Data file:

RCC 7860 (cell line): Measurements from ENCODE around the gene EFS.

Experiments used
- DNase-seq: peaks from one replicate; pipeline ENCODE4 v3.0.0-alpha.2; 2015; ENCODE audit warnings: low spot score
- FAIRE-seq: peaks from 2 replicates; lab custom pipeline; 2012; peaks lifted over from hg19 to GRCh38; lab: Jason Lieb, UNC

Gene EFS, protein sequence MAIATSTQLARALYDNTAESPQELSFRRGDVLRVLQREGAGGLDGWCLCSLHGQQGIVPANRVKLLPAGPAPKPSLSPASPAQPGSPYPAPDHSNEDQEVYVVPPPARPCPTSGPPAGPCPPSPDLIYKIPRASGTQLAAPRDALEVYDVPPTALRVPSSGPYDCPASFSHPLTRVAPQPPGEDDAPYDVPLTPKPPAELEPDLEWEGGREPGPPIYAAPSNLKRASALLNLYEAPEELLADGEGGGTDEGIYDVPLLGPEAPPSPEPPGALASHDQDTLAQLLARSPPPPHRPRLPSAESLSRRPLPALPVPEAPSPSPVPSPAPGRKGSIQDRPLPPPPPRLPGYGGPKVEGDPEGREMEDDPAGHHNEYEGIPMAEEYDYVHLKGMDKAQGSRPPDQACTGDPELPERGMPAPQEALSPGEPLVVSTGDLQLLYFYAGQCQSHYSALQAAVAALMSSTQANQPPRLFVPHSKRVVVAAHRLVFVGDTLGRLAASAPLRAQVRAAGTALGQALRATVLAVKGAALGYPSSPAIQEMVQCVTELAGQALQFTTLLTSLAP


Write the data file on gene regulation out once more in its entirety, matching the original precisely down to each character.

RCC 7860 (cell line): Measurements from ENCODE around the gene EFS.

Experiments used
- DNase-seq: peaks from one replicate; pipeline ENCODE4 v3.0.0-alpha.2; 2015; ENCODE audit warnings: low spot score
- FAIRE-seq: peaks from 2 replicates; lab custom pipeline; 2012; peaks lifted over from hg19 to GRCh38; lab: Jason Lieb, UNC

Gene EFS, protein sequence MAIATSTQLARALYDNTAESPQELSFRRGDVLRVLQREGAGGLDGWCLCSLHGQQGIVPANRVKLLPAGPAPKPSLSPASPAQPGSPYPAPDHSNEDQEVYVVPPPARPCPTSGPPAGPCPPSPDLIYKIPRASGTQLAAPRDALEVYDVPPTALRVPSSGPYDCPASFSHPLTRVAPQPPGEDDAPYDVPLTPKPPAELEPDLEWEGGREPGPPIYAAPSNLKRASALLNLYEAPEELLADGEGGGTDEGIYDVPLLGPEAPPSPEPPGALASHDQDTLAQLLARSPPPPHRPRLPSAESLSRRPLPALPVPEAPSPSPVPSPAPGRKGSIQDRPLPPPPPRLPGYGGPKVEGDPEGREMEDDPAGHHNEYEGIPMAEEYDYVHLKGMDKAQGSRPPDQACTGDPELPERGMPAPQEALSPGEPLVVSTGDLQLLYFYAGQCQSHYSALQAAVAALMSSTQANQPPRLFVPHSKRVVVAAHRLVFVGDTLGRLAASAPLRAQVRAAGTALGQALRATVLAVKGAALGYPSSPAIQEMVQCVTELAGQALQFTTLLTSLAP